My time to get to sleep was nearly 2 minutes longer than baseline, but my time awake during the night was half of what it was during the baseline period, with awakenings only being recalled on the two nights that I’d consumed alcohol. My bedtime was still 17 minutes later than at baseline, but was earlier than all of the caffeine and alcohol data, and is positively trending in the right direction again. My time in bed was 2 minutes less than baseline, and I was getting out of bed 15 minutes later in the mornings.
My sleep quality was rated as a 4.29, equal to caffeine, better than alcohol and no caffeine, but not as good as the no alcohol data. Take out the last two nights where I did drink alcohol, and my sleep quality with no TV rises to a 4.8 – the best rating so far!
Objectively, There were 3 nights where my sleep had a restful: light sleep ratio of more than 2:1, which is excellent. The Feb 21 Misfit data (20/2/17 on the sleep diary) was the best, with a substantial block of deep sleep and a ratio of 2.15:1.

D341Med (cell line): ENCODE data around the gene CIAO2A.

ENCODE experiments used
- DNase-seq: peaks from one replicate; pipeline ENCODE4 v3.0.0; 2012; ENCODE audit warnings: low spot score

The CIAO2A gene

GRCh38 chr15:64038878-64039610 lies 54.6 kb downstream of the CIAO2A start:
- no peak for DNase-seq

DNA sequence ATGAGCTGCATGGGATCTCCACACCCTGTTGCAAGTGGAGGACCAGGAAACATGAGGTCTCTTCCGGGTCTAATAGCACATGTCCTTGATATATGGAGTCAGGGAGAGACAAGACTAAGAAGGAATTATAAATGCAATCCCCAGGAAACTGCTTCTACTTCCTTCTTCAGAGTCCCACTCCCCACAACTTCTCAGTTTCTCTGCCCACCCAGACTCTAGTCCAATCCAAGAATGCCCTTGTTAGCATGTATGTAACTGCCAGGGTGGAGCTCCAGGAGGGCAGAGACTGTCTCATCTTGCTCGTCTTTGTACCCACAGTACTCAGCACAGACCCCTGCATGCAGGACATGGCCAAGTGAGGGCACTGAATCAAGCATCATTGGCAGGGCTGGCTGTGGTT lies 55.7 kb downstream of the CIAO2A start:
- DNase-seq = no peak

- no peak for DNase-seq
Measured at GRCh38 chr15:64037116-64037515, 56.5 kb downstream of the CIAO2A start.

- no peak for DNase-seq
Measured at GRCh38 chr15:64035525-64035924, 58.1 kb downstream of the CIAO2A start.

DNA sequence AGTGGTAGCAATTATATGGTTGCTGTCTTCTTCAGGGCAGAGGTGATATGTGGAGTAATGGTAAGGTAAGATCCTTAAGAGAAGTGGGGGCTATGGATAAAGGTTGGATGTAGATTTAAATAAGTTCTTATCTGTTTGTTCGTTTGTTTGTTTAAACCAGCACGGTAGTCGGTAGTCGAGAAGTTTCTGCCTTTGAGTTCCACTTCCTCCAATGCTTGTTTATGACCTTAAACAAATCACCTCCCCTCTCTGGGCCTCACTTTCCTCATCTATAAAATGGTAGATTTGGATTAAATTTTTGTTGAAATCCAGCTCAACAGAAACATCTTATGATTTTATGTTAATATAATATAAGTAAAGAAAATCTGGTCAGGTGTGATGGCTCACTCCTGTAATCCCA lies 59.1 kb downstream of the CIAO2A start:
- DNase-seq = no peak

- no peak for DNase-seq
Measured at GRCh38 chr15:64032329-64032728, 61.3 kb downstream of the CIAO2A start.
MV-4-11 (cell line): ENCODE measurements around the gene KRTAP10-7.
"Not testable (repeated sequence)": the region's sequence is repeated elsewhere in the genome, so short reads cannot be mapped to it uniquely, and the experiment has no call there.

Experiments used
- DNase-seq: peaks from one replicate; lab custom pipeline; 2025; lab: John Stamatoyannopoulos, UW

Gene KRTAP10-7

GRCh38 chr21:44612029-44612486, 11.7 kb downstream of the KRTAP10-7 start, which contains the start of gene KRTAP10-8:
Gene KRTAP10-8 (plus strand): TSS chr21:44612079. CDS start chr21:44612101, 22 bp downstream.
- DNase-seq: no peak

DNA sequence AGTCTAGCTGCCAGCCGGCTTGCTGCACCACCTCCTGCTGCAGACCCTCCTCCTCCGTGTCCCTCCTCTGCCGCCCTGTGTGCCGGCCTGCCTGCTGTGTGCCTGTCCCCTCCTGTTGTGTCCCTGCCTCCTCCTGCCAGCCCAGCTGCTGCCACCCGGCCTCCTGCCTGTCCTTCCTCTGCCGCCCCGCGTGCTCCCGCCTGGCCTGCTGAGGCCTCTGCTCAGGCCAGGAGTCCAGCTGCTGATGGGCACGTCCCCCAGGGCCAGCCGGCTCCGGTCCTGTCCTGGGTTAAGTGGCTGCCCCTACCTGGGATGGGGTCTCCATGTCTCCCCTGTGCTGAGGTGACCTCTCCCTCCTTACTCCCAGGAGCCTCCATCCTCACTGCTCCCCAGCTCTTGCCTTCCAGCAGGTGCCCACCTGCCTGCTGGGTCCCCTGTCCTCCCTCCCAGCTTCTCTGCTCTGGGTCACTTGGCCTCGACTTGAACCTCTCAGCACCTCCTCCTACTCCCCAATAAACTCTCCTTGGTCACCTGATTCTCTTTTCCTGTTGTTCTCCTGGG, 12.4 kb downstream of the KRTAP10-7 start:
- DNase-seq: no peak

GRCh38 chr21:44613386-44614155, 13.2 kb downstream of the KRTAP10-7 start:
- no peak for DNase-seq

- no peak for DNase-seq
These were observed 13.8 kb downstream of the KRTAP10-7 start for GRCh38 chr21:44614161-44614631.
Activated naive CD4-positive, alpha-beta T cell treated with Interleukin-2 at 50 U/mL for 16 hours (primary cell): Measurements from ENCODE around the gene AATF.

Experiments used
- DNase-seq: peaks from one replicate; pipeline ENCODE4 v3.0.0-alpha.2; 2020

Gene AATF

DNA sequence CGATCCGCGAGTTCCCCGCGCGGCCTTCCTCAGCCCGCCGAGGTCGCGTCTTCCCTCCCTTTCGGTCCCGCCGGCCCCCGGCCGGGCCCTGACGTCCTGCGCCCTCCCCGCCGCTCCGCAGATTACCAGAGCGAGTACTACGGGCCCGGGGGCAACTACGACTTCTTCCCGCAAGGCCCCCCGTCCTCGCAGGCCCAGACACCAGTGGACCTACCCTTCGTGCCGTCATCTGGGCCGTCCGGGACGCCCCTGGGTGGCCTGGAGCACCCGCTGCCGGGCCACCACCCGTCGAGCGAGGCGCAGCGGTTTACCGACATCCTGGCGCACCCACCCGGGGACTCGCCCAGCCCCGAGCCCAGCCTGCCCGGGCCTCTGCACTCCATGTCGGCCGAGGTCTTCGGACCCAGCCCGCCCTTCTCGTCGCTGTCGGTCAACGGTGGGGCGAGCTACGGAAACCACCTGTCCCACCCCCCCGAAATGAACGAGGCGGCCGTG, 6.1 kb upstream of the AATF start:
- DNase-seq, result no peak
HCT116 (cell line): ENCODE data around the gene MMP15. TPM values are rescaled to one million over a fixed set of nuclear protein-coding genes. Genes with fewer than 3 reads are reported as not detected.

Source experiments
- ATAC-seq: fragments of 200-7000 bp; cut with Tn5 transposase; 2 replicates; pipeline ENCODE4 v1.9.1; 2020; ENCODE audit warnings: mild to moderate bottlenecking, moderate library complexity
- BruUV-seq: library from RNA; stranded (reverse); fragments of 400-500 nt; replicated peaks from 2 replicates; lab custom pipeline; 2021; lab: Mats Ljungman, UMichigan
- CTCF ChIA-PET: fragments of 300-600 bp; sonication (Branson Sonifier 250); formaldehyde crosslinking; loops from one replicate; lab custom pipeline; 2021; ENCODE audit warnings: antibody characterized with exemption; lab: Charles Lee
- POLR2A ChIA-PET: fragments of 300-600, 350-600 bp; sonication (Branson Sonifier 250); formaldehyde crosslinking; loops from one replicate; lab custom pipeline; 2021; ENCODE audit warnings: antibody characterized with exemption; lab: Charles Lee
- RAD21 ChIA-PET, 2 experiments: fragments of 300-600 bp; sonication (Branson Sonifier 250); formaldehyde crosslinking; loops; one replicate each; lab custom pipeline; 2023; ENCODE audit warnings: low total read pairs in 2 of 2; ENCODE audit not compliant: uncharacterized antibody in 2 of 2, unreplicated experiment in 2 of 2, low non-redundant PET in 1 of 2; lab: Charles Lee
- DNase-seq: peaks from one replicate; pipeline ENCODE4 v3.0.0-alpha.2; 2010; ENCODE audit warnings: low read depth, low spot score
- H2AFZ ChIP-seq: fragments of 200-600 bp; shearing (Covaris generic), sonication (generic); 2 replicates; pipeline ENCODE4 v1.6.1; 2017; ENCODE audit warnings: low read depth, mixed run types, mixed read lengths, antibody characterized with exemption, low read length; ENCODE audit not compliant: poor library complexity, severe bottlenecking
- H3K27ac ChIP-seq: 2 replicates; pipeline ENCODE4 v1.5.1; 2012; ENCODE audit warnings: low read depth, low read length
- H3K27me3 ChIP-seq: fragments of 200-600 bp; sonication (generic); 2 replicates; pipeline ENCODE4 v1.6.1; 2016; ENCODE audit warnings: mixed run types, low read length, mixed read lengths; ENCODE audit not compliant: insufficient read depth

The worst sleep was the Friday night, with a ratio of 0.75:1. More evidence that alcohol has a tremendous impact on objective sleep quality!
Comparison 2: TV vs No TV
Looking at the sleep diary data, I woke up 0.28 fewer times per night when I didn’t watch TV than when I did, went to bed 12 minutes earlier, fell asleep 3.57 min quicker, awoke for 1.43 minutes less, and had better sleep efficiency and subjective sleep quality.
I did sleep 7 minutes more per night on the week that I watched TV, but I was within the recommended 7-8 hours of sleep on both weeks.